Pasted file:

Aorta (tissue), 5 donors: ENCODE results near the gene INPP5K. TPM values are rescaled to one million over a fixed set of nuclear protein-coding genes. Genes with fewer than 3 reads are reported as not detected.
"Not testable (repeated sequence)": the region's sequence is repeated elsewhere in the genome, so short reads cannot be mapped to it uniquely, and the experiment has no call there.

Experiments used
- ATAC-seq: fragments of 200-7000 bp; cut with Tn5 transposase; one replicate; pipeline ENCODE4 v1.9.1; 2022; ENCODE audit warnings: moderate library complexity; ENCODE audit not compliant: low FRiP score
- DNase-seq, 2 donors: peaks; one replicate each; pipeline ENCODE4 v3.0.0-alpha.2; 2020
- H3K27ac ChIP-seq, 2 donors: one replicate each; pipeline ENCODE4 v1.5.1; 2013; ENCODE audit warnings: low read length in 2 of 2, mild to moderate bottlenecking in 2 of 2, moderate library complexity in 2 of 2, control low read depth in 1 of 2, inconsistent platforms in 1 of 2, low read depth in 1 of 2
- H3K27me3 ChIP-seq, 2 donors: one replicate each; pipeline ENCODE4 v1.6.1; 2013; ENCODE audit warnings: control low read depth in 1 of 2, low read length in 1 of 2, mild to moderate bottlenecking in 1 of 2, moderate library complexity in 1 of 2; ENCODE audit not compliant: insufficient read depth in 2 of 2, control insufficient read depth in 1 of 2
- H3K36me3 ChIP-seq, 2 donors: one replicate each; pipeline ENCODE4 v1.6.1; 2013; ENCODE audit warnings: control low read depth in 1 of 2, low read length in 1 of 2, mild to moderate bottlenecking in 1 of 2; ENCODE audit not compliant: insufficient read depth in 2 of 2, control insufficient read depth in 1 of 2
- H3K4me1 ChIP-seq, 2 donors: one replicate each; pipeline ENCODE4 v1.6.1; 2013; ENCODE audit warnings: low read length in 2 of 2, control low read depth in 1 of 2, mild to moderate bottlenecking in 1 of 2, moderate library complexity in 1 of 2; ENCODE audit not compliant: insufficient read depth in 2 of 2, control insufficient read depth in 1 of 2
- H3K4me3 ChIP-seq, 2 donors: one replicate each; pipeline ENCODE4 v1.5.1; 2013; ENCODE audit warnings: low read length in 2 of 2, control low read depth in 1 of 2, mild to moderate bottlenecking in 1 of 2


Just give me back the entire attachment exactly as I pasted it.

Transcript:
Aorta (tissue), 5 donors: ENCODE results near the gene INPP5K. TPM values are rescaled to one million over a fixed set of nuclear protein-coding genes. Genes with fewer than 3 reads are reported as not detected.
"Not testable (repeated sequence)": the region's sequence is repeated elsewhere in the genome, so short reads cannot be mapped to it uniquely, and the experiment has no call there.

Experiments used
- ATAC-seq: fragments of 200-7000 bp; cut with Tn5 transposase; one replicate; pipeline ENCODE4 v1.9.1; 2022; ENCODE audit warnings: moderate library complexity; ENCODE audit not compliant: low FRiP score
- DNase-seq, 2 donors: peaks; one replicate each; pipeline ENCODE4 v3.0.0-alpha.2; 2020
- H3K27ac ChIP-seq, 2 donors: one replicate each; pipeline ENCODE4 v1.5.1; 2013; ENCODE audit warnings: low read length in 2 of 2, mild to moderate bottlenecking in 2 of 2, moderate library complexity in 2 of 2, control low read depth in 1 of 2, inconsistent platforms in 1 of 2, low read depth in 1 of 2
- H3K27me3 ChIP-seq, 2 donors: one replicate each; pipeline ENCODE4 v1.6.1; 2013; ENCODE audit warnings: control low read depth in 1 of 2, low read length in 1 of 2, mild to moderate bottlenecking in 1 of 2, moderate library complexity in 1 of 2; ENCODE audit not compliant: insufficient read depth in 2 of 2, control insufficient read depth in 1 of 2
- H3K36me3 ChIP-seq, 2 donors: one replicate each; pipeline ENCODE4 v1.6.1; 2013; ENCODE audit warnings: control low read depth in 1 of 2, low read length in 1 of 2, mild to moderate bottlenecking in 1 of 2; ENCODE audit not compliant: insufficient read depth in 2 of 2, control insufficient read depth in 1 of 2
- H3K4me1 ChIP-seq, 2 donors: one replicate each; pipeline ENCODE4 v1.6.1; 2013; ENCODE audit warnings: low read length in 2 of 2, control low read depth in 1 of 2, mild to moderate bottlenecking in 1 of 2, moderate library complexity in 1 of 2; ENCODE audit not compliant: insufficient read depth in 2 of 2, control insufficient read depth in 1 of 2
- H3K4me3 ChIP-seq, 2 donors: one replicate each; pipeline ENCODE4 v1.5.1; 2013; ENCODE audit warnings: low read length in 2 of 2, control low read depth in 1 of 2, mild to moderate bottlenecking in 1 of 2